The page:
Canelo on Golovkin: He talks a lot of sh*t about me; I hate that motherfu****

Saul 'Canelo' Alvarez refuses to let off the gas pedal regarding his hatred for Gennadiy Golovkin.

The Mexican superstar has maintained that his upcoming trilogy bout against the Kazakh is a personal one, despite their second bout having taken place nearly four years ago.

The pair will collide for a third and likely final time on September 17 at T-Mobile Arena in Las Vegas on DAZN Pay-Per-View.

Their two prior encounters also occurred at the same venue.

In 2017, their first meeting ended in a 12-round split draw, which was heavily disputed as a majority of ringside observers saw Golovkin winning a clear decision.

They were initially set to fight again in May 2018, but Canelo twice tested positive for the banned substance clenbuterol, which pushed the bout back to September of that year. Alvarez went on to win via majority decision to capture the middleweight titles, handing Golovkin the first loss of his career. Like the first bout, most ringside had Golovkin winning, although the points margin was closer than the first fight.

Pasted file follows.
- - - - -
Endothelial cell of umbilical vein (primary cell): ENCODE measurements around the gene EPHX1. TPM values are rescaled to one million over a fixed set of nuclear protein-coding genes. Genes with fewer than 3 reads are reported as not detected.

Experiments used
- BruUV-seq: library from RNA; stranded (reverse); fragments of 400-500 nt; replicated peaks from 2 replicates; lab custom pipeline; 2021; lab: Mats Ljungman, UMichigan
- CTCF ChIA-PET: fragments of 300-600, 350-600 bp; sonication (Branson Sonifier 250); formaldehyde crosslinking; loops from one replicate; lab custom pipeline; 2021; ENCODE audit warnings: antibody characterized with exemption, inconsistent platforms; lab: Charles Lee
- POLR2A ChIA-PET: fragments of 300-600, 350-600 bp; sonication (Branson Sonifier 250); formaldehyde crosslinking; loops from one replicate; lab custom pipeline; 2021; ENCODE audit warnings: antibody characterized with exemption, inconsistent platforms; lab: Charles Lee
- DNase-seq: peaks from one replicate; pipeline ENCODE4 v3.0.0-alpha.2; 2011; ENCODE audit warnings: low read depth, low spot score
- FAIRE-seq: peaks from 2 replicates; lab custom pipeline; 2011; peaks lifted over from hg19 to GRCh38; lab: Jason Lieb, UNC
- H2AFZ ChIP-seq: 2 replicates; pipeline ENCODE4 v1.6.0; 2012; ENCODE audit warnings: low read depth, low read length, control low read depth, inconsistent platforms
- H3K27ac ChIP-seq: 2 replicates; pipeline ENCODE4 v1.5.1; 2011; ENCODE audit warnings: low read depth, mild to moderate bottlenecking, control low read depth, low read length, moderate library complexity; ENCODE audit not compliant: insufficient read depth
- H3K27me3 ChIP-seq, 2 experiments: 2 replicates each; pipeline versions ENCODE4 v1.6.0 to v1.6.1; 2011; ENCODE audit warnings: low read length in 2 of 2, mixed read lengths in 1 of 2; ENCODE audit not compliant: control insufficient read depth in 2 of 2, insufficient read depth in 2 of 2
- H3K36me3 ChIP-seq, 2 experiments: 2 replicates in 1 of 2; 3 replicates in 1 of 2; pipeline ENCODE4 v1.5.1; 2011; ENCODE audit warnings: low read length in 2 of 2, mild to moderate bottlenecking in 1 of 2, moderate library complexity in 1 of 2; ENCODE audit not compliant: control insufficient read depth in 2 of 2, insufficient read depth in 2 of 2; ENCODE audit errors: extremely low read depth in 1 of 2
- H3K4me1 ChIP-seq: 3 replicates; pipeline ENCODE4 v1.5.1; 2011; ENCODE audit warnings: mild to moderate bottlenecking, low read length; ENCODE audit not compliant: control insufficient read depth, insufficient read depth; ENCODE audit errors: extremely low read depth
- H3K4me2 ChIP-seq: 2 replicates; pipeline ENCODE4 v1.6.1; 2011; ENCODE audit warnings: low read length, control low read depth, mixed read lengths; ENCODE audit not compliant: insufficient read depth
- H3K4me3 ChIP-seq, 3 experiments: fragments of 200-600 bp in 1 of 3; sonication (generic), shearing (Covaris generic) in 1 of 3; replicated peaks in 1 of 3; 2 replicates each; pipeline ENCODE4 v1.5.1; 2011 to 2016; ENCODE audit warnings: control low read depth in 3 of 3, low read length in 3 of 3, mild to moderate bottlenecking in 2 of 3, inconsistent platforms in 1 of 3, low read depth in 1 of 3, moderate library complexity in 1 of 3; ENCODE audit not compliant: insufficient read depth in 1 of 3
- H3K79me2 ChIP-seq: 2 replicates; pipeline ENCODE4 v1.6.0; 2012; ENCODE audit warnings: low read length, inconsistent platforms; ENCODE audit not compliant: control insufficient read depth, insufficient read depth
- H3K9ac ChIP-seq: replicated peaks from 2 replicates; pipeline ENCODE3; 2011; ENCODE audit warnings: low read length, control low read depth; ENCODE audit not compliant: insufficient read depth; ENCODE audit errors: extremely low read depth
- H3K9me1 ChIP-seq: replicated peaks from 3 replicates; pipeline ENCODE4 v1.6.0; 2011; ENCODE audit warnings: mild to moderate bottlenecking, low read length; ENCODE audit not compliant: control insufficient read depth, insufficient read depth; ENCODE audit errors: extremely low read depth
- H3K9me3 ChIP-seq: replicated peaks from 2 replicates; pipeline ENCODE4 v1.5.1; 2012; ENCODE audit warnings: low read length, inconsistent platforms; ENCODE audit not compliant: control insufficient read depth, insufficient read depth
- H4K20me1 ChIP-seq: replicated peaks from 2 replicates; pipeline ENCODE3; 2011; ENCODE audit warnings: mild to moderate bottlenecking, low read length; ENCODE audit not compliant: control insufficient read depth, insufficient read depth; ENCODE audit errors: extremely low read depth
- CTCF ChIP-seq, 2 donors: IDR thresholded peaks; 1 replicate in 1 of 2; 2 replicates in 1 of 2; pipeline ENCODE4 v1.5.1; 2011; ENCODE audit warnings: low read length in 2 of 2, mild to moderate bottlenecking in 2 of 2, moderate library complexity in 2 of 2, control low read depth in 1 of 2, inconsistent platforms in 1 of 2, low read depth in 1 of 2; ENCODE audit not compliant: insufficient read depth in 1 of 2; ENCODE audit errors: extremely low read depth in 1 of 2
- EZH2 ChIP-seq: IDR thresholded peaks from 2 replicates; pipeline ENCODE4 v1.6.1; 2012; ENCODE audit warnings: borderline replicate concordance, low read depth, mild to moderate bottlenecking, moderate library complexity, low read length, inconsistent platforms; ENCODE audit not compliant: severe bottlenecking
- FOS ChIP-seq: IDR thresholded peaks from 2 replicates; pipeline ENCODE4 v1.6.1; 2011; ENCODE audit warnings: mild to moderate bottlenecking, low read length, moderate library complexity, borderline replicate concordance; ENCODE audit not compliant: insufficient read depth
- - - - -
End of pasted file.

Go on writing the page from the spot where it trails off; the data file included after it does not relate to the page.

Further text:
But unlike the first two bouts, Golovkin - who holds the IBF and WBA titles at 160 - will move up to 168 to challenge Alvarez for his undisputed championship.

Canelo claims his hostility towards Golovkin has grown over the years because of the way the latter has spoken about him since their September 2018 rematch.

"He's a f---ing assh*le," Canelo said to TMZ Sports. "He's not honest. He pretends to be a good person and be different but he's not.

"He talks a lot of sh!t about me. He'll say, 'I respect him, his career.' And, other part, 'He's an embarrassing boxer, he's embarrassing for Mexican boxing.' I hate that motherf---er because of that."

Alvarez (57-2-2, 39 KOs) is coming off the first loss of his career in nearly a decade.

On May 7, he moved up to the light heavyweight division to challenge unbeaten WBA world champion Dmitry Bivol, who upset the former pound-for-pound king and cruised to a dominant unanimous decision victory. Although Alvarez won five rounds on all three judges' scorecards, in reality, he won no more than three rounds.

Canelo prefered to exercise an immediate rematch clause to face Bivol again, but had no choice but to face Golovkin (42-1-1, 37 KOs), as they previously agreed to fight before the bout with Bivol took place.

"I'm 100% focused on this fight [with Golovkin] because it's a dangerous fight," Canelo said. "But 100% looking for a second fight with Bivol."

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